General & Commander-In-Chief of the Nepalese Army (1843-1845)
|Unit||Singha Nath Battalion (Battalion Commander)|
|Commands||Commander-In-Chief of the Nepalese Army|
|Battles/wars||Anglo-Nepalese War as soldier|
Not much is known of Mathabar Singh Thapa's childhood. He was born in Borlang, Gorkha. He was the son of Kaji Nayan Singh Thapa who was killed in the war against the Kingdom of Kumaon. He was a nephew of Bhimsen Thapa and also the maternal uncle of Jang Bahadur Rana. Through his mother's side, he was the grandson of Kaji Ranajit Pande, who was the son of Kaji Tularam Pande. Kaji Tularam Pande was a cousin of Kaji Kalu Pande.
Failed mission to BritainEdit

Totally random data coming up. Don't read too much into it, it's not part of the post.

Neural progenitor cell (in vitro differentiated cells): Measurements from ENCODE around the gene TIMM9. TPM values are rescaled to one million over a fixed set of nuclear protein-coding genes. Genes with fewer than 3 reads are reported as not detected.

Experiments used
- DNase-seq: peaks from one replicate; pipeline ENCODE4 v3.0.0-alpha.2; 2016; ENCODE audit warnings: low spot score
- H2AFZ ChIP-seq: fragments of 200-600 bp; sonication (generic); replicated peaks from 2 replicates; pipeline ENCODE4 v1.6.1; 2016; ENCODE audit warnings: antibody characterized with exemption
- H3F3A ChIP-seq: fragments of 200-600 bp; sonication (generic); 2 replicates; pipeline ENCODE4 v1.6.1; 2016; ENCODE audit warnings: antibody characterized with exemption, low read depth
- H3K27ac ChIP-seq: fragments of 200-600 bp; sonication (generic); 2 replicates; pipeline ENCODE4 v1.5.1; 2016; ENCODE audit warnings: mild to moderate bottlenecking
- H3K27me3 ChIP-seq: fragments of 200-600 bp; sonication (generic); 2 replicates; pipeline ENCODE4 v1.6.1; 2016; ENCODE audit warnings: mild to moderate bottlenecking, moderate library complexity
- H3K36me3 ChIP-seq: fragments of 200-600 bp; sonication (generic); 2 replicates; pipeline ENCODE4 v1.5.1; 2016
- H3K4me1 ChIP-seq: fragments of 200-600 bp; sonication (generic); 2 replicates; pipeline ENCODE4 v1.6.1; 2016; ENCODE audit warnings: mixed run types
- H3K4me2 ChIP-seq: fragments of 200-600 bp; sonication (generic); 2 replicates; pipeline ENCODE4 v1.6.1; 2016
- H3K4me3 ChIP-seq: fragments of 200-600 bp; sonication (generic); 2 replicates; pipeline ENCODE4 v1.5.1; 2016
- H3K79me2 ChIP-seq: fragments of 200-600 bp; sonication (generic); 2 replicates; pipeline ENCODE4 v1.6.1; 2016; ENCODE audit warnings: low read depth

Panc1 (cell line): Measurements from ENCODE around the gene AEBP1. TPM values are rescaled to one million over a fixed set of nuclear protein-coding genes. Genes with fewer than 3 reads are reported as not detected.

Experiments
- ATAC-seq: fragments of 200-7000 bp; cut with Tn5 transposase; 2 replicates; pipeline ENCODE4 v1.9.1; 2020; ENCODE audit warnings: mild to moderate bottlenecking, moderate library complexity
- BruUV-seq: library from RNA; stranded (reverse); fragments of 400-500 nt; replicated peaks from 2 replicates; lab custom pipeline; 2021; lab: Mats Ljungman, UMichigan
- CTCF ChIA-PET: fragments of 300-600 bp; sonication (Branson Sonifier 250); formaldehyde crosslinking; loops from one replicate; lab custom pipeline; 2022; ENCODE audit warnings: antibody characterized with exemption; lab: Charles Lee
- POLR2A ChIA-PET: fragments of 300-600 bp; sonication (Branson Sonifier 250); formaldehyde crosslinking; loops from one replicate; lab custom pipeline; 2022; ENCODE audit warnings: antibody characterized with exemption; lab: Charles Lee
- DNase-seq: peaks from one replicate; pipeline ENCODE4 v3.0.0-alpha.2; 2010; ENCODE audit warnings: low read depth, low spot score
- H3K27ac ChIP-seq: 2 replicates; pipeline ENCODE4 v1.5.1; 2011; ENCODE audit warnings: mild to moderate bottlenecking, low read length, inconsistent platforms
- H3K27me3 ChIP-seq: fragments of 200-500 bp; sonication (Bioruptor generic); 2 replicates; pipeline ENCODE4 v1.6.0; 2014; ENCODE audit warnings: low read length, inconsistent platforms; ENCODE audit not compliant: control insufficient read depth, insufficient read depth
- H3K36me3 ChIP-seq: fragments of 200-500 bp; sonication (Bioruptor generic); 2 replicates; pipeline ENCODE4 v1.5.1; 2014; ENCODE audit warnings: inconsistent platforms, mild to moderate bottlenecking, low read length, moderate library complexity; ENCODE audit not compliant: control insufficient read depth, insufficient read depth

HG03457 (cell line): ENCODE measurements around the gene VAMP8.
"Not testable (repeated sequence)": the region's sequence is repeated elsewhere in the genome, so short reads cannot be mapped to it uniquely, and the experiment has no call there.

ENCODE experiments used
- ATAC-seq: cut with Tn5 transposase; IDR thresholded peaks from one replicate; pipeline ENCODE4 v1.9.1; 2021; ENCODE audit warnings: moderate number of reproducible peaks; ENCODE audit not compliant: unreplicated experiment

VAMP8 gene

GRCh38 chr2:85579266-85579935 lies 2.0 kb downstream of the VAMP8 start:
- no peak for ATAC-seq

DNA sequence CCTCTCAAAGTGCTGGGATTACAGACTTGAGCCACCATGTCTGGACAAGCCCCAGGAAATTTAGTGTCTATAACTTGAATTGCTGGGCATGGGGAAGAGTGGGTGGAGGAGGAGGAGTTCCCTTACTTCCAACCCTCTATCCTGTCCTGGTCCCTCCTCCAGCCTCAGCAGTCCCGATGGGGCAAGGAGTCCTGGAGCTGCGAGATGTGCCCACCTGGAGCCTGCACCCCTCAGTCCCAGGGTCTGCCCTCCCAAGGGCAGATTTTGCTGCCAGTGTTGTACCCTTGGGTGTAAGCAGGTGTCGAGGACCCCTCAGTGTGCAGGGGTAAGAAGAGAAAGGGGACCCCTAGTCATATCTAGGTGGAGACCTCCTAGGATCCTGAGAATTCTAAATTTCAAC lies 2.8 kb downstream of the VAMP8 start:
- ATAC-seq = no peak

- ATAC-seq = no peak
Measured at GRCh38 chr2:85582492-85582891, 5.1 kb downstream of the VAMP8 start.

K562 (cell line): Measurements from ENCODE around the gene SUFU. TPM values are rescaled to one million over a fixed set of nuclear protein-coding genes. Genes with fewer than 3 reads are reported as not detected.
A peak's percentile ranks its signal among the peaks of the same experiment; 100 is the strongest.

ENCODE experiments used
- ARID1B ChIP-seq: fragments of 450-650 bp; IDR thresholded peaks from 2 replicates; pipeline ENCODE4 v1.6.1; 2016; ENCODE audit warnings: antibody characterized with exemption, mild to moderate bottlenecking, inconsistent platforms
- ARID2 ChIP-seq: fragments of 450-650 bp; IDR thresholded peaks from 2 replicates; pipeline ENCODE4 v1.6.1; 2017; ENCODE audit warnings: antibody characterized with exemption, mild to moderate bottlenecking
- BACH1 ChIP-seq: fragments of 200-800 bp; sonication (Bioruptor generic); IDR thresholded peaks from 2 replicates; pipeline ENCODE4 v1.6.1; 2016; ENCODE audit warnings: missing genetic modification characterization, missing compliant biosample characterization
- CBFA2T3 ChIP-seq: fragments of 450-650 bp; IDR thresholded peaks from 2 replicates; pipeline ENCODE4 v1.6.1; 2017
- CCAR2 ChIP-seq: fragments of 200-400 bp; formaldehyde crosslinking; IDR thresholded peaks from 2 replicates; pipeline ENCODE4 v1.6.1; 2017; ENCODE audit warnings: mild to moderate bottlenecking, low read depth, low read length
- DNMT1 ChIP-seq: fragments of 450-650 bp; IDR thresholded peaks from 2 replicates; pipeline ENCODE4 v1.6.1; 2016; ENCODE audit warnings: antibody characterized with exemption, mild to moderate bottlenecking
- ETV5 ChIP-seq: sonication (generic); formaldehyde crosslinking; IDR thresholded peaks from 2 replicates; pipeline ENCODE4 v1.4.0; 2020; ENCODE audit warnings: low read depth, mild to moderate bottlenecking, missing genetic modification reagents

A royal letter was received from the Maharaja Ranjit Singh, ruler of Sikh Empire in Punjab, addressed to King Rajendra. The Nepalese court seized this opportunity to establish diplomatic contact with Punjab as well as other states such as Burma and Gwalior. In April 1835, Bhimsen Thapa, hoping to force Britain to acknowledge the sovereignty of Nepal, chose his nephew Colonel Mathabar Singh Thapa as the representative of Nepal, bearing a few gifts and a letter from King Rajendra addressed to King William IV. The idea was initially received favorably by Brian Houghton Hodgson as well as the Governor-General, who hoped that the mission could increase the trust between the two nations. In this process, Mathabar Singh was promoted to Chota General; Ranbir Singh Thapa, the governor of Palpa, was made Full General; and Mathabar's nephew, the sixteen-year-old Sherjung Thapa, was made Commanding Colonel. Both Rajendra and Samrajya Laxmi were also pleased with this plan, and on 1 November 1835, Bhimsen was conferred the title of Commander-in-Chief. On 27 November 1835, Mathabar Singh left Kathmandu with a retinue of two thousand men, including 200 officers and 600 soldiers, for London via Calcutta.